Powered by terrific speeches and wonderful visuals, Obama succeeded in recasting his image in Israel -- and America too -- as a genuinely pro-Israeli leader. He even managed to convert his press availability with Prime Minister Benjamin Netanyahu into a more relaxed event, which could have convinced the casual observer that these two men actually like one another.

But before we get sucked down the rabbit hole into some wondrous Middle Eastern fantasy world, let's take a collective deep breath. Until we have a lot more information, it might be better to see the president's inaugural visit to Israel as more about managing old business and checking boxes than as a determined leap into the wonderful world of two-state diplomacy.

A woman I met at the Baker Institute in Houston last Friday got it right. "That Obama isn't gonna waste a lot of chits on the Palestinian issue," she said, in smart and direct Texas style. Maybe he won't. But if he does try, he's going to need a much better sense from Israelis and Palestinians that he has a chance to succeed.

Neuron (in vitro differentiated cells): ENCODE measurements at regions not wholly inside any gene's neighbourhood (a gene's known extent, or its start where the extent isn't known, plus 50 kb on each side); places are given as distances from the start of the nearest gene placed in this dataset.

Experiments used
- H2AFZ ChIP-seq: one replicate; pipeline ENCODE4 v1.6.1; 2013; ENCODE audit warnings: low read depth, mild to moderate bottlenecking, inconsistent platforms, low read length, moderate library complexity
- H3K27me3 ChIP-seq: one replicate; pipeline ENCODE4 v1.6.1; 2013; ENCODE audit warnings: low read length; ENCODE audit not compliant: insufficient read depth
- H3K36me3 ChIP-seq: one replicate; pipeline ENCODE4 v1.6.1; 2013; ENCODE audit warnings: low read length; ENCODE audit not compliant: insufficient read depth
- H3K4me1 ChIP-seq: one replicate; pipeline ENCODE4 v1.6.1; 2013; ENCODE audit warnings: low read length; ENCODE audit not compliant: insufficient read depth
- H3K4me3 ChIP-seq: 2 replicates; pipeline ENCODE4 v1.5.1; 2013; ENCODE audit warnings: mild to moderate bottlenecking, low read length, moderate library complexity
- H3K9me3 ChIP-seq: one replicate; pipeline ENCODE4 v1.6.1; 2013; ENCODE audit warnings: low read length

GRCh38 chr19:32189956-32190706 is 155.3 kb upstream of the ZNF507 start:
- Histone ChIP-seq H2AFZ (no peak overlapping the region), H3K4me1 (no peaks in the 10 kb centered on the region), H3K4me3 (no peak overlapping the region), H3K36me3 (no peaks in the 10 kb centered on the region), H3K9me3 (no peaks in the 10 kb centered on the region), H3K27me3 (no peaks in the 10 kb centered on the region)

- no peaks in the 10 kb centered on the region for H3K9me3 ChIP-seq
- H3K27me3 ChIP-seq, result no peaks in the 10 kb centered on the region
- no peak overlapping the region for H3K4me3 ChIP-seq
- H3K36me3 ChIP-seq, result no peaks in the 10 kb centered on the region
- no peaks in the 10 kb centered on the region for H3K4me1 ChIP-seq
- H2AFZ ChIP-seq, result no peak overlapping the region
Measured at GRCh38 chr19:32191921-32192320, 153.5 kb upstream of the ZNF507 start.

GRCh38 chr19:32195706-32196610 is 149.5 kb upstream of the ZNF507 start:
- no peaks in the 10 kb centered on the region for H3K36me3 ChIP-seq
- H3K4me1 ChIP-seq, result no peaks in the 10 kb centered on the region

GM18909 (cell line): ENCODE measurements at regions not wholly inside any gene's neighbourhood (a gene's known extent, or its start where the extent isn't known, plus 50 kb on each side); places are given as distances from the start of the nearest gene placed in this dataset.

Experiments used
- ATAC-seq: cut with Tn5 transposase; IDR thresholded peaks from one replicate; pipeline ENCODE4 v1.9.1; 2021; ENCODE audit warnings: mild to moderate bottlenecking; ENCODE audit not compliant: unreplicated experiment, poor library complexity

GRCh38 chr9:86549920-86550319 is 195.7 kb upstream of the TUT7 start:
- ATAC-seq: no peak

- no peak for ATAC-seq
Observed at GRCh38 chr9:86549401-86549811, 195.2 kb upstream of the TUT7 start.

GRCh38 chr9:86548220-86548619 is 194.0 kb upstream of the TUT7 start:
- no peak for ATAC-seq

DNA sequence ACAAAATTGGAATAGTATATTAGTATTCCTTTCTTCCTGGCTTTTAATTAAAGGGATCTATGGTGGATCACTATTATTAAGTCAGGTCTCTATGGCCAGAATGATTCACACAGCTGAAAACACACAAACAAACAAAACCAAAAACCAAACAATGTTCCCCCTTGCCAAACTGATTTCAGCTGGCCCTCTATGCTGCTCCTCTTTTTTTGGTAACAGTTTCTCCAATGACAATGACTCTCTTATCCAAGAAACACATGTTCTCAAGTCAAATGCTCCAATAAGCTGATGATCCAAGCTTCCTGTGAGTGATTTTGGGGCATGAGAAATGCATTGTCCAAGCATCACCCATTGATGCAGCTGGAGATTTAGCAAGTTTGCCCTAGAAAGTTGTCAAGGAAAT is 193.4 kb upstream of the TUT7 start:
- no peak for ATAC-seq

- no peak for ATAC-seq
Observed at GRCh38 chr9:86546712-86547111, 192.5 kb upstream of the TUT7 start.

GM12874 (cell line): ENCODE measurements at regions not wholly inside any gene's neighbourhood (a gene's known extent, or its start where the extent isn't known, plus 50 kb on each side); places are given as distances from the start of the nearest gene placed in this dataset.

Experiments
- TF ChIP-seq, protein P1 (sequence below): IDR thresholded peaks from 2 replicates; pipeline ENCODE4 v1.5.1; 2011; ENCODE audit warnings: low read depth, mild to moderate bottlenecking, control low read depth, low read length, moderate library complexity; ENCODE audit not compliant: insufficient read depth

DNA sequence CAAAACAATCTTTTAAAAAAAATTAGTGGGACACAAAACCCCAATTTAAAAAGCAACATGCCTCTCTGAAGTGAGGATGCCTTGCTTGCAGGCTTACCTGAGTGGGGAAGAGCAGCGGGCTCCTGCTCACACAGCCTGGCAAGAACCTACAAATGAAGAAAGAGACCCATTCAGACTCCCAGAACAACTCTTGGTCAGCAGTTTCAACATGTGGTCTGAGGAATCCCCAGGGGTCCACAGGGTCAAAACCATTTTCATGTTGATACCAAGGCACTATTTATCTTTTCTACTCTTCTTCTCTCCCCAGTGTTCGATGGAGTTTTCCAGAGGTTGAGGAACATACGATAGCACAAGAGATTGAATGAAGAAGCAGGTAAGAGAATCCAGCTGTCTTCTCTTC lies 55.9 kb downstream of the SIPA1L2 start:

Obama's no fool. He's a busy guy with a full domestic agenda. He didn't make up with Bibi only to go to war with him again over the peace process -- unless there's a real chance to get something big done.

For now, the president's trip to Israel still has the ring of a "been there, done that" exercise. And here's why.

Politics: Check the old box

As he began his second term, Obama had a problem he needed to fix. His own naive effort to get Netanyahu to freeze settlement growth had collided with the will of the tough-minded Israeli prime minister. Obama's detached, emotionless style and Bibi's previously existing suspicions only exacerbated tensions. These factors combined to produce one of the most dysfunctional pairs in the history of the U.S.-Israeli relationship.